4. Individual Student Routine Procedures: The proper way to handle equipment was covered in great detail at the beginning of the semester and students were allowed to ask other students and/or the instructor if they had any questions about processes. Talking to fellow students was allowed as long as it was kept to a polite volume and if the teacher wasn't giving instruction. Permission to leave the room must be given by the instructor and they needed a hall pass in order to leave the room.
  5. Teacher Responses to Students: Teachers remained positive making the classroom a welcoming environment that provided positive feedback on student behavior/work. I did not observe any instances of student misbehavior. And teachers seemed to only engage students who seemed interested in the project in the class activity.

Component 5

Component 5: Diversity and Demographics

Every location will have different levels of diversity and demographics. Its a very limited control situation in which as an educator you must make the best of your situation.

Boys & Girls Club

There was no numerical data to be found online for this location unfortunately, the responses reflect what I personally saw at the location and may not be an accurate representation of the entire facility.

  1. Percentage of Ethnic Diversity in the Students: Caucasian (2%) African-American (95%) Hispanic (3%) Asian (0%) Other (0%)
  2. Teacher Diversity: Male (15%) Female (85%)
  3. Traditional Classroom, AP, or Special Needs?: Leans more towards traditional, but it is an after school facility. Some of the children may have had learning disabilities.
  4. Number of Students at the Following Level of Competency: (Out of 15 Students) Independent (8) Instructional (4) Frustration (3)
  5. Number of Minutes of Instruction: Lecture (10 -20 Minutes) Individual/Group Work (about 80 Minutes) Reteaching (About 10 Minutes) Discussion (10 Minutes) Review (10 Minutes)
  6. Demographics: Students who attend this school are often from the surrounding neighborhoods of the Club, depending purely on if their families put them in an after school program. Many of the students are from low income families.
  7. Diversity: Many of the students came from a similar culture. Teachers actions towards students was regulated through rules that the Boys & Girls Club has set out for their instructors. Lesson plans were well planned and adaptable to different circumstances across the board. Instructors were also very knowledgeable about their subject matter. Students were diverse in the way of personalities, but were rather similar in age, ethnicity and culture. Verbal communication was primary with non verbal communication supporting it. Expectations of the students were rather low, I would have liked to see instructors convey higher expectations for the students since they have so much more potential. Great variety in activities, use of real world artists of diverse cultural/ethnic/gender backgrounds.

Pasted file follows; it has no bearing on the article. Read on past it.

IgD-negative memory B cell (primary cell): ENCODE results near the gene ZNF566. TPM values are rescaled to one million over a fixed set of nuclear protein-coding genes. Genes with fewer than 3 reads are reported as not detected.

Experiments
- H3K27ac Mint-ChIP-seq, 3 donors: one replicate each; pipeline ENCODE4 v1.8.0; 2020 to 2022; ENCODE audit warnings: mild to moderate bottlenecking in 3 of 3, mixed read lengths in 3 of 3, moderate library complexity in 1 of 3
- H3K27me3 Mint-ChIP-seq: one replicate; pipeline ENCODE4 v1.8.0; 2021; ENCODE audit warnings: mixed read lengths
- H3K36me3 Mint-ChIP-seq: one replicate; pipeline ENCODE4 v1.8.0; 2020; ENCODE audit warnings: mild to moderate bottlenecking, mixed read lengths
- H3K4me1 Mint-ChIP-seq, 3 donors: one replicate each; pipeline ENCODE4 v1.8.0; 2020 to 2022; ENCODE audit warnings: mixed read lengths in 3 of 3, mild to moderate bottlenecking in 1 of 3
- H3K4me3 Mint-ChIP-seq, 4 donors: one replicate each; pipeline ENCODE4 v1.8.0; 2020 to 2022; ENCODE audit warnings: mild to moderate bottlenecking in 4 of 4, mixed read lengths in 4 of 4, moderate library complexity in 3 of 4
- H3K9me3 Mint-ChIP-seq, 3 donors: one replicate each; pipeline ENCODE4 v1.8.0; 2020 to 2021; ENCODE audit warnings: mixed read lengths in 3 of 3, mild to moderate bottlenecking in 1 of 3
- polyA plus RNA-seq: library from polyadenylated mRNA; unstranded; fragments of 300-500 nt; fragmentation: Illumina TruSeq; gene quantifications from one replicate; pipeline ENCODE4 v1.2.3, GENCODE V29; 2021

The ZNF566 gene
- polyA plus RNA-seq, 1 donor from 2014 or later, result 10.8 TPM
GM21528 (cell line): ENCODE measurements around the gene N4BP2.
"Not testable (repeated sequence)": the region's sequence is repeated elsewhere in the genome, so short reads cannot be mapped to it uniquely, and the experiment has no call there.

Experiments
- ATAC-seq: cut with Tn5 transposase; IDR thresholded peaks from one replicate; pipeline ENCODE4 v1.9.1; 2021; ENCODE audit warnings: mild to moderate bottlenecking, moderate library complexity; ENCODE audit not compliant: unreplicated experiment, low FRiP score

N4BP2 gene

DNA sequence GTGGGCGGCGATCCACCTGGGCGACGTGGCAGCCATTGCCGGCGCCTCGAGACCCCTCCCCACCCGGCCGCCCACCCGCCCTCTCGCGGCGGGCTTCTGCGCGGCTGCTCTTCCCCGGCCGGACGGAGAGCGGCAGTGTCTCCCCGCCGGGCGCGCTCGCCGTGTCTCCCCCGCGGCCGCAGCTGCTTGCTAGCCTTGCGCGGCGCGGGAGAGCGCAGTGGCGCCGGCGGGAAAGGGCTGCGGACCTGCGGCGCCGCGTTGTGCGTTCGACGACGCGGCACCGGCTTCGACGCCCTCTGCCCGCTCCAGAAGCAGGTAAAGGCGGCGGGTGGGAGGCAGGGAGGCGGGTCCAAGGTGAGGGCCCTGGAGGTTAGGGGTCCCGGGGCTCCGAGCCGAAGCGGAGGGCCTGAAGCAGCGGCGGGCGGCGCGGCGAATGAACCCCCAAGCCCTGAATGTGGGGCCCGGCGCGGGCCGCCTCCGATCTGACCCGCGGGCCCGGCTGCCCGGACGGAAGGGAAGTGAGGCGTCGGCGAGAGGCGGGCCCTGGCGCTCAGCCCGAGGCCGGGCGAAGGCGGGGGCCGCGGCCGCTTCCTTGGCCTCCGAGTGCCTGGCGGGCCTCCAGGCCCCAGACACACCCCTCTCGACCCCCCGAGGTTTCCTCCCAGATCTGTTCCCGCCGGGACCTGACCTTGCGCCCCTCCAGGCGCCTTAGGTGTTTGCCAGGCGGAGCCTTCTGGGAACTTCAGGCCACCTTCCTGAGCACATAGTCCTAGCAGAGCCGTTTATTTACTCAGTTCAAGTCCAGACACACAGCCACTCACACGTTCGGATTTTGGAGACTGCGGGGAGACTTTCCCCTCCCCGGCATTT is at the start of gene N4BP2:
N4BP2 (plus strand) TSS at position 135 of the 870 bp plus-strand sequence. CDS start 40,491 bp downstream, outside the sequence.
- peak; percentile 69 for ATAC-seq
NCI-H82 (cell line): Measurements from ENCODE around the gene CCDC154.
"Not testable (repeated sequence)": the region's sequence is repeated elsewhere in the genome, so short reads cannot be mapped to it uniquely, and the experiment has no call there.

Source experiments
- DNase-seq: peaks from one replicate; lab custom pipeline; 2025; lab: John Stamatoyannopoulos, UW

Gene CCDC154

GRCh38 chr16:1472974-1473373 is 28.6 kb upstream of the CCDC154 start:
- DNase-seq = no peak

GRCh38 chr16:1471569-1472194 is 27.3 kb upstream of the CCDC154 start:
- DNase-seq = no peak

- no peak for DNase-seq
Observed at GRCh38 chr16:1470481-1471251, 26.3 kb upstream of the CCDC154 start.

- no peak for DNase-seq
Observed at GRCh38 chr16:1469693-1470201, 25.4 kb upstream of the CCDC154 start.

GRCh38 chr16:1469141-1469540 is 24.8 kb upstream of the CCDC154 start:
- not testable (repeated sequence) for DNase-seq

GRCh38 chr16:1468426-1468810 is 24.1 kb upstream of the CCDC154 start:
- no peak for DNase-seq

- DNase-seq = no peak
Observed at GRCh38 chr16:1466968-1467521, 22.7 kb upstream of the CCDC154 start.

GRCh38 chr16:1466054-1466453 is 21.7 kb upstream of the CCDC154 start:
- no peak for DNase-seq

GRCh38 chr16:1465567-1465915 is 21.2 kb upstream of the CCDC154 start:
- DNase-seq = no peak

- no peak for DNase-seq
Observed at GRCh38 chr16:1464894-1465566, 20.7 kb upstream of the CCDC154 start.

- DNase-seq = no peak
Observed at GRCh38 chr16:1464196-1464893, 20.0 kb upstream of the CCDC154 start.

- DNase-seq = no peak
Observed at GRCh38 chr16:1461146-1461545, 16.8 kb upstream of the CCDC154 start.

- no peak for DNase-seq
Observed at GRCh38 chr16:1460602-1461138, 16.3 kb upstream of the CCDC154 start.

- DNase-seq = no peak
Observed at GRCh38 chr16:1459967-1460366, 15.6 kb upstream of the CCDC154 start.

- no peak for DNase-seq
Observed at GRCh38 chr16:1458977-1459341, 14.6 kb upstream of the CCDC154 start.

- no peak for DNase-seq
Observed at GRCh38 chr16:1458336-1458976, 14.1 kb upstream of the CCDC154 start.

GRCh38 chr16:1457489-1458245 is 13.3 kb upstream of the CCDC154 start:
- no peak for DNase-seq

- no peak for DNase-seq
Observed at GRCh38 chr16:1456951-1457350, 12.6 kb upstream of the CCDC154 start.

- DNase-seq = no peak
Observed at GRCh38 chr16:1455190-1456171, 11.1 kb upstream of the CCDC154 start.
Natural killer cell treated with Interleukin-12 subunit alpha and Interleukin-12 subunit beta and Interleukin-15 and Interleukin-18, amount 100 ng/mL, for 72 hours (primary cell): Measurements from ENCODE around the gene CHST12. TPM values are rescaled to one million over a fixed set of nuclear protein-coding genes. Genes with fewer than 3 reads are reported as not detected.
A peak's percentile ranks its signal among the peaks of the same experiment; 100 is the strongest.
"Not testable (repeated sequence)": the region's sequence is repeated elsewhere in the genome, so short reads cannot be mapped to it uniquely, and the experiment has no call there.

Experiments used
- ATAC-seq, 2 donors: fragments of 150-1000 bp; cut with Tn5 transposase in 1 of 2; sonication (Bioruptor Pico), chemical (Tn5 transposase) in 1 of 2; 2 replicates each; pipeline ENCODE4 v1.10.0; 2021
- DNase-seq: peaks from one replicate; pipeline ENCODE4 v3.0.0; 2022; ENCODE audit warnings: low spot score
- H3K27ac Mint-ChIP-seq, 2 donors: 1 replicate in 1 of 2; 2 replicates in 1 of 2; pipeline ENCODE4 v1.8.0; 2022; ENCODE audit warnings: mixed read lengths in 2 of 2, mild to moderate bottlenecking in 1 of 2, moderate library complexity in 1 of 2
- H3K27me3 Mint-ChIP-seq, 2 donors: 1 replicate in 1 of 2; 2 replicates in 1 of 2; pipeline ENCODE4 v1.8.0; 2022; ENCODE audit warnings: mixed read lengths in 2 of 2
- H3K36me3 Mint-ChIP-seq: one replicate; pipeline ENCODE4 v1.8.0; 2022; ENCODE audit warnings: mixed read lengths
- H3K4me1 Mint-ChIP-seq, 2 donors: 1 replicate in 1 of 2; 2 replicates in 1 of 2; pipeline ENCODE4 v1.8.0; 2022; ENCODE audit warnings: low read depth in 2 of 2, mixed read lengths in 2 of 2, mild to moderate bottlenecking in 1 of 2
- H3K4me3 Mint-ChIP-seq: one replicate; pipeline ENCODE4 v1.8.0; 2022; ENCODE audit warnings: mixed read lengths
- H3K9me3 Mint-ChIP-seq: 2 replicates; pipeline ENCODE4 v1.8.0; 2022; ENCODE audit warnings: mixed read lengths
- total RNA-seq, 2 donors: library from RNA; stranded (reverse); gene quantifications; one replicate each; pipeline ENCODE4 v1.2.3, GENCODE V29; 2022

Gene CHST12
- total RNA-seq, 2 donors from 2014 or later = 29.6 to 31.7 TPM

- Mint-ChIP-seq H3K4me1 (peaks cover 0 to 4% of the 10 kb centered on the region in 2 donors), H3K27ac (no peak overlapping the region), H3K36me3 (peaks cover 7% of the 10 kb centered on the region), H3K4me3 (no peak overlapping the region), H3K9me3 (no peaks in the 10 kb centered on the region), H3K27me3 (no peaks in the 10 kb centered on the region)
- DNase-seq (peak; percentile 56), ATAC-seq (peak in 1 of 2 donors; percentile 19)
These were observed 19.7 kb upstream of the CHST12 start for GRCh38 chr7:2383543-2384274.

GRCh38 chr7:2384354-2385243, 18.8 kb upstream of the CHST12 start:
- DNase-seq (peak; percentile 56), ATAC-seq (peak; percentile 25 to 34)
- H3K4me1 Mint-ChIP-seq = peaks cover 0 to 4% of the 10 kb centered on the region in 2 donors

Normal Community High School

  1. Percentage of Ethnically Diversity in the Students: Caucasian (66.1 %), African-American (11.9%), Hispanic (7.7%), Asian (8.6%), American Indian (0.5%), Two or More Races (4.9%), Pacific Islander (0.4%)
  2. Teacher Diversity: Male (18.7%), Female (81.3%). Ethnicity:White (93.3%), Black (2.8%), Hispanic (1.6%), Asian (0.4%), Am. Indian (0.1%), Two or More (1.3%), Pacific Islander (0.1%), Not Reported (0.5%)
  3. Traditional Classroom, AP, or Special Needs?: Most of the school consists of traditional classrooms with many AP courses offered. Special Needs students (12.5 %) are integrated into the regular classroom as much as possible.
  4. Number of Students at the Following Level of Competency: Independent (75%) Instructional (20%) Frustration (5%)
  5. Number of Minutes of Instruction: About 45 Minutes per class period (8 Class Periods a day) including a lunch and physical education course. Lecture (10-20 Minutes), Individual Work (20- 35 Minutes), Group Work (did not observe group work in this setting), Computer (40 Minutes in photography), Homework (0 Minutes), Re-teaching (2-5 Minutes when needed), Discussion (10 Minutes when applicable), Review (did not observe review in this setting)
  6. Demographics: Students who attend the school are from a variety of surrounding neighborhoods. There are four feeder schools, and it is a traditional high school.
  7. Diversity: vast cultural differences in the teacher and student populations. Teachers had very respectful actions towards students overall. They also had well developed lesson plans showing their knowledge on the topic at hand as well as being very responsive to student questions. Accommodations were made for students with learning and physical disabilities. Clear verbal/nonverbal communication. High expectations for students work. Gender equality was seen overall, even with a transgender student. Great variety in activities within the subjects being taught. Learning relies more on the students than on the instructor. Many different materials used, and a variety of culture, ethnic, and gender differences in the artists being shown. As well as showing artists from different time periods.
My Overall Response

These 20 Hours of Clinical Experience has given me great insight to the differences of two places of education. One being the Boys & Girls Club of Bloomington Normal, an after school program for kids of all ages. And Normal Community High School, a more traditional technologically advanced high school. From my experiences I was able to compare and contrast two places of learning. Seeing the social as well as the practical teaching aspects of the two locations. Being in two different locations has prepared me for the real world differences that I will find in a classroom. Giving me insight to what it means to manage a classroom and communicate and respect students.

There is no "right way" in teaching
Created By
April Flint


Created with images by laterjay - "dream inspire teaching" • LoSchmi - "graffiti metro wagon" • Pexels - "post it notes sticky notes note" • Unsplash - "camera photography lens" • Joshua_Willson - "celluloid film 35mm" • MikeBird - "tie yellow clothing" • werner22brigitte - "blue red painted" • andymag - "Red landscape" • ThomasWolter - "wash printing wooden box" • ManelTor - "Diversity" • jeawedtha - "color cloth embroidery" • T.Hagihara - "colors"